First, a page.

“It’s much harder to convince people that marketing is more than promotion, when you don’t have board level representation or a voice at every level of the organisation. As marketers, we’re collaborative people. We can offer solutions much wider then bringing growth, such as building the internal culture. We have a lot of skills that we could share – softer skills – that could really benefit a company. Such as running design thinking workshops or creating spaces where people feel safe enough to share their ideas.”

Rachael Wheatley: “One of the things that brings up for me is the point that marketing is not just about supporting customers. It can support other decisions, such as employee journeys. So when companies recruit new people, and want to on-board them, that’s a marketing job. So yes – we can absolutely use our skills in other areas.”

What if your boss changes and is less engaged with marketing?

Ben Wheeler: “When you asked: what does a business leader need to know about marketing, I substituted “know” with “care about”. I had a great relationship with an organisation for about a year and the leader got it. And then there was a change of person. Since working with this business, I had taken them from really quite tactical stuff to doing a lot of work around their employer brand, engagement of their people through enjoying their work and being motivated. But the new MD was less engaged with me, marketing, valued it less.

“I’m not sure what happened. I don’t know what his perception of marketing was. Certainly not receptive. I think it was partly my fault; when the transition came, I didn’t understand where I was with the new person. How can you assess how important that person thinks marketing is – because that affects your position? You should almost have a checklist of what that leader thinks, or needs to think. And then you can evaluate whether they meet your criteria or if you do work with them. They did recruit someone else after I left, but they lasted six months.”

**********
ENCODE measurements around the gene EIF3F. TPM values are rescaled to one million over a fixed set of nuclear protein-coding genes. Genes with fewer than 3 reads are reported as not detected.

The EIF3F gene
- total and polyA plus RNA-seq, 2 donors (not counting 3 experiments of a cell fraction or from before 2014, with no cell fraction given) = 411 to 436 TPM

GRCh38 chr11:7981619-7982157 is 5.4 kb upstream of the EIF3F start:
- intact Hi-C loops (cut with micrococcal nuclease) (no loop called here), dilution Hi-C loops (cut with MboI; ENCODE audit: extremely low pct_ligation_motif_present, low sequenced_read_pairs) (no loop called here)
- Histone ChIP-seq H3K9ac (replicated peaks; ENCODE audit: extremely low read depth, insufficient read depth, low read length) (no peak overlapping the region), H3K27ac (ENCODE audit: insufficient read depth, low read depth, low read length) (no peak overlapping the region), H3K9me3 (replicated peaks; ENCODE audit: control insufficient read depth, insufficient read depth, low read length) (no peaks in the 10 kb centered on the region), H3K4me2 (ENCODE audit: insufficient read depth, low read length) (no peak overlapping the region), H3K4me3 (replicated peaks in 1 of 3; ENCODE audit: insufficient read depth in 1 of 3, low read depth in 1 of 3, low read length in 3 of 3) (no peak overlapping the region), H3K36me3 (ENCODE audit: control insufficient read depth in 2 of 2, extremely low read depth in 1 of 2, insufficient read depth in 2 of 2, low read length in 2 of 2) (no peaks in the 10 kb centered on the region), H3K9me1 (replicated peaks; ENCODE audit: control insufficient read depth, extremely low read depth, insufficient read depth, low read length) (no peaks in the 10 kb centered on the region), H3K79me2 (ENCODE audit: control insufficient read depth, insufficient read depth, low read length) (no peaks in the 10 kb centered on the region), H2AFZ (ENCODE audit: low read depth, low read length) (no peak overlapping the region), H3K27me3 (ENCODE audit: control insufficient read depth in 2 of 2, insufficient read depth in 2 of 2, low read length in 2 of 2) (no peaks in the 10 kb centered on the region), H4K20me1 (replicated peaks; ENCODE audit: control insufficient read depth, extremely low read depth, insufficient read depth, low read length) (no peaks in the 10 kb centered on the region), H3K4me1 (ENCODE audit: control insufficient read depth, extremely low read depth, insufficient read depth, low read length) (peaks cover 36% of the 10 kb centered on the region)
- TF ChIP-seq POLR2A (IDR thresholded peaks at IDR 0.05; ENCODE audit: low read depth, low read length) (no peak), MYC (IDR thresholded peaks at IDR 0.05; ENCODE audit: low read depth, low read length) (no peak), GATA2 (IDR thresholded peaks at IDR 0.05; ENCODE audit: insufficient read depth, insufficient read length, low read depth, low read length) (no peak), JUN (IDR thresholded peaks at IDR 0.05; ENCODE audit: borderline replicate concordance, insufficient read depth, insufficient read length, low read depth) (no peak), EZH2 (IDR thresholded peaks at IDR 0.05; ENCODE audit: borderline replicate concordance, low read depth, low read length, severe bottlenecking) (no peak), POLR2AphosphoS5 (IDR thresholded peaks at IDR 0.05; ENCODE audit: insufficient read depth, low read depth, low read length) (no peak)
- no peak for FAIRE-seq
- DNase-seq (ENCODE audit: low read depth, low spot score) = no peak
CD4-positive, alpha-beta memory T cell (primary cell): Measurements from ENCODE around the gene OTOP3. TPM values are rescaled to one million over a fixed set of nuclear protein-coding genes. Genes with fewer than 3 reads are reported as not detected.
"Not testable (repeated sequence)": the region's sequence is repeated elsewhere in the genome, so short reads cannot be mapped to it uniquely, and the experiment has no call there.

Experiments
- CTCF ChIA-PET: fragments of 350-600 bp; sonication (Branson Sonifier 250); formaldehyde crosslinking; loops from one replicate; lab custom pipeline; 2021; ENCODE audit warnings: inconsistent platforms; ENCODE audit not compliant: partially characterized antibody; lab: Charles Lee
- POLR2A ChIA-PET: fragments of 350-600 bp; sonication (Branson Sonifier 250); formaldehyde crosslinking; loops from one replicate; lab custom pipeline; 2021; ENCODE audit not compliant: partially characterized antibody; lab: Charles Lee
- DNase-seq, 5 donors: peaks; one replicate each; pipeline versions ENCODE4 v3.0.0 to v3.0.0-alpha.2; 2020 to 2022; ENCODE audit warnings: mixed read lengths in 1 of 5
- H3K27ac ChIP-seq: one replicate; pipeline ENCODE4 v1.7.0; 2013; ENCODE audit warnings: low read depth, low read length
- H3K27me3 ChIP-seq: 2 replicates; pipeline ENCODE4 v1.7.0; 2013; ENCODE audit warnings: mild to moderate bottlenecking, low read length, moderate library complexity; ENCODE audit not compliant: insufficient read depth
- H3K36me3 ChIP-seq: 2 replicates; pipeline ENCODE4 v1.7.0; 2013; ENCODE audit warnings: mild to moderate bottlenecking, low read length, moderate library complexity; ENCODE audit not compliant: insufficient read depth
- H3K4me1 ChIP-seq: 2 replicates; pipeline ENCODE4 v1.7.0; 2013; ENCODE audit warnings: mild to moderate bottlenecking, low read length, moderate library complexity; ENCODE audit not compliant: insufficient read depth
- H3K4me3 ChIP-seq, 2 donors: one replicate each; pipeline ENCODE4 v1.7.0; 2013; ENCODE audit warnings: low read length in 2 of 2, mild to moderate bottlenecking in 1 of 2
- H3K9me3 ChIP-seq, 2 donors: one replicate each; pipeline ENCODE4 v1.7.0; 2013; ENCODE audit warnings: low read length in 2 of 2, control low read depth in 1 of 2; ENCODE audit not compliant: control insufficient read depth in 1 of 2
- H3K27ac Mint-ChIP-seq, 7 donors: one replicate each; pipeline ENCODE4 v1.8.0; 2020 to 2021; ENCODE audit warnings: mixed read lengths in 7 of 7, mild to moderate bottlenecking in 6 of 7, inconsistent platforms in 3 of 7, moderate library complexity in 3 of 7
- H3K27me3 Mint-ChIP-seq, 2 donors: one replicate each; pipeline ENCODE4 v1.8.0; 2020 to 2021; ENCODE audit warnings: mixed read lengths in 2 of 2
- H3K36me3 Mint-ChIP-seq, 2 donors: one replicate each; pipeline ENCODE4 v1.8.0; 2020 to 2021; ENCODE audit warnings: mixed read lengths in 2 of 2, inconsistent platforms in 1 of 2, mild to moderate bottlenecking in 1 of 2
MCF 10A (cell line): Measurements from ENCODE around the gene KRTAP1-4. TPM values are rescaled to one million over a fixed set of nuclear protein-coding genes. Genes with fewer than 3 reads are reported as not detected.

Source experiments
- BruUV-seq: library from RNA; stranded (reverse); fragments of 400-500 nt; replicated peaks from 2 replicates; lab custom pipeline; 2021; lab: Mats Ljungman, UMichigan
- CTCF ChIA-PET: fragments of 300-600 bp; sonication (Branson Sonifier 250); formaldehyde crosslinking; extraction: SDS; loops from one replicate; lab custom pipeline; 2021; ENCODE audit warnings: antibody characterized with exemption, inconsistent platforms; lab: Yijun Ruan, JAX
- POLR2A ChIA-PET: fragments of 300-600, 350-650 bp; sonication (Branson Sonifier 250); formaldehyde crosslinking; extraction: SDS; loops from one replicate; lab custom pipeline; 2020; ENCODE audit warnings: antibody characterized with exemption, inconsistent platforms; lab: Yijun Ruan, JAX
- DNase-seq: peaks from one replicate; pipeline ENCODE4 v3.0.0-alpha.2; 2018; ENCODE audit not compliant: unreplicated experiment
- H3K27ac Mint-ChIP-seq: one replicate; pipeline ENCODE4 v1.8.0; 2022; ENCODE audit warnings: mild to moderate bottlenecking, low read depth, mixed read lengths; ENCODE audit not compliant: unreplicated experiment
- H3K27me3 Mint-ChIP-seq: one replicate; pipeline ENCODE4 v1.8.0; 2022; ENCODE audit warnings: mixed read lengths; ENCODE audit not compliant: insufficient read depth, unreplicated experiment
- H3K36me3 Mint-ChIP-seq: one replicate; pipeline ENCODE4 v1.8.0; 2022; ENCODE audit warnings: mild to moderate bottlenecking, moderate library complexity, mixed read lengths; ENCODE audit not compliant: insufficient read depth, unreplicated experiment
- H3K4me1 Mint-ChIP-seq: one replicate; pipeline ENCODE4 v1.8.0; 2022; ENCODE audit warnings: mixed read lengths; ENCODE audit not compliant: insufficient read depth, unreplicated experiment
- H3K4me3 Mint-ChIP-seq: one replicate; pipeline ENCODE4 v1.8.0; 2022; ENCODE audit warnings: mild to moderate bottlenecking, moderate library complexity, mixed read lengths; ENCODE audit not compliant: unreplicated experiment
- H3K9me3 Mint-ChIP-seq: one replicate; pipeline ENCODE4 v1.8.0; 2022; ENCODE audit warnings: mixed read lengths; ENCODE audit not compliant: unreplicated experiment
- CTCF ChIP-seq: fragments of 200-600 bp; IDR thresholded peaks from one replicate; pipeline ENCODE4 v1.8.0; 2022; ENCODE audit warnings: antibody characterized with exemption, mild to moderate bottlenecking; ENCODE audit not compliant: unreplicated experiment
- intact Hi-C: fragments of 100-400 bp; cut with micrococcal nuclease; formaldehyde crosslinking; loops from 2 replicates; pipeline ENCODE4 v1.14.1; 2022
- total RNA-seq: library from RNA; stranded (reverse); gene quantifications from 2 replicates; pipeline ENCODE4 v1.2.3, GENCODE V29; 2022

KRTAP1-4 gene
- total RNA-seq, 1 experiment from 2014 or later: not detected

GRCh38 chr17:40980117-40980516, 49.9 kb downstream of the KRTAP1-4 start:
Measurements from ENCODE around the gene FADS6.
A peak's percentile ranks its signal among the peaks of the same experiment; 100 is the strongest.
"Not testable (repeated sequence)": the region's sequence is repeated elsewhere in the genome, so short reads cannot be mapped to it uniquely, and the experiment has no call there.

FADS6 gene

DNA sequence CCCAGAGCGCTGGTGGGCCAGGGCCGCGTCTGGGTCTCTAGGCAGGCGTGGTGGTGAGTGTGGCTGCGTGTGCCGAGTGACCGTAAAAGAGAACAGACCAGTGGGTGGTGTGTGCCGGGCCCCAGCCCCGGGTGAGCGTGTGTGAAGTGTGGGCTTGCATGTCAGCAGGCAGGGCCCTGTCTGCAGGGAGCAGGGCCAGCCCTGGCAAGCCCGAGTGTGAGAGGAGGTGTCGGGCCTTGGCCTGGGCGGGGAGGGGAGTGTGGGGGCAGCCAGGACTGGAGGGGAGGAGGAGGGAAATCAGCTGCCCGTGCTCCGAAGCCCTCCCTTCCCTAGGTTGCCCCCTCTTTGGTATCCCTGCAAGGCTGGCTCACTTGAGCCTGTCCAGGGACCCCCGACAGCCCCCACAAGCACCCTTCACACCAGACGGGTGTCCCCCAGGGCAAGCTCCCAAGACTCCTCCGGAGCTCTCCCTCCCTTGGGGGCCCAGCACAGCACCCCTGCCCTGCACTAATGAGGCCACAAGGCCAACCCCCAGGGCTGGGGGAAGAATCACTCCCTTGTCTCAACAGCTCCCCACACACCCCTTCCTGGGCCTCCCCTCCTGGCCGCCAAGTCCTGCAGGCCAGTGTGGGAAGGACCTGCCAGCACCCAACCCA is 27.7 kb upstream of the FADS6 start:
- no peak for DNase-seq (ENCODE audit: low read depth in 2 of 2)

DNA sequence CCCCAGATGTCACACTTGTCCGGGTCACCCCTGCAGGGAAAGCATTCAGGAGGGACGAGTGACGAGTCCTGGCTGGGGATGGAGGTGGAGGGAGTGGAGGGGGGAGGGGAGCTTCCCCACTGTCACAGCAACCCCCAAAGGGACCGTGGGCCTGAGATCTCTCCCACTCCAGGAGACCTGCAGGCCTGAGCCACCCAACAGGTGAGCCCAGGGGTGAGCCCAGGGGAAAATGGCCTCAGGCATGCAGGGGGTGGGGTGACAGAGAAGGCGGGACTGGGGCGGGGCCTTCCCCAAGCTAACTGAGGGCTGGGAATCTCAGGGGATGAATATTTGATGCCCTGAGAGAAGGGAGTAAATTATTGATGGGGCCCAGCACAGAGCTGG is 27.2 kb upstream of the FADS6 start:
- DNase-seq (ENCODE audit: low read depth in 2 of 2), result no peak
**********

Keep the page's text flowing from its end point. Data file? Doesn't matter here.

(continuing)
Rachael Wheatley: “I wonder whether the reason they didn’t last was because the environment is now not one in which marketers could thrive. Unless you’re willing to take on the fight. It can feel like an uphill struggle, to change people’s comprehension of marketing, for it to become central to the business.”

How can you change the situation and ensure leaders and the wider business know what they need to about marketing?

Natasha Milsted: “Where I am currently, they’ve only centralised the marketing team in the last two years. Some of the challenges we have are exactly that. Previously they’ve had marketing people scattered around within events or policy, working just on promotion or specific events. They’ve never had a strategic element, no customer understanding. Because they value learning, I’ve taken advantage of that and been doing a lot of lunch and learns. It does feel like you have to go back to marketing basics.”

Rachael Wheatley: “So where are you on that journey?”

Natasha Milsted: “We’re still at the fundamental stages but there is a lot more buy-in now and lots more people round the organisation involved, inputting ideas. In terms of other ideas to help business leaders be more supportive and engaged and convincing them that we need to invest more in marketing, it’s giving them more sight of our metrics, data and return. They can see the results are better, but some cynics think it’s just because the markets are picking up!”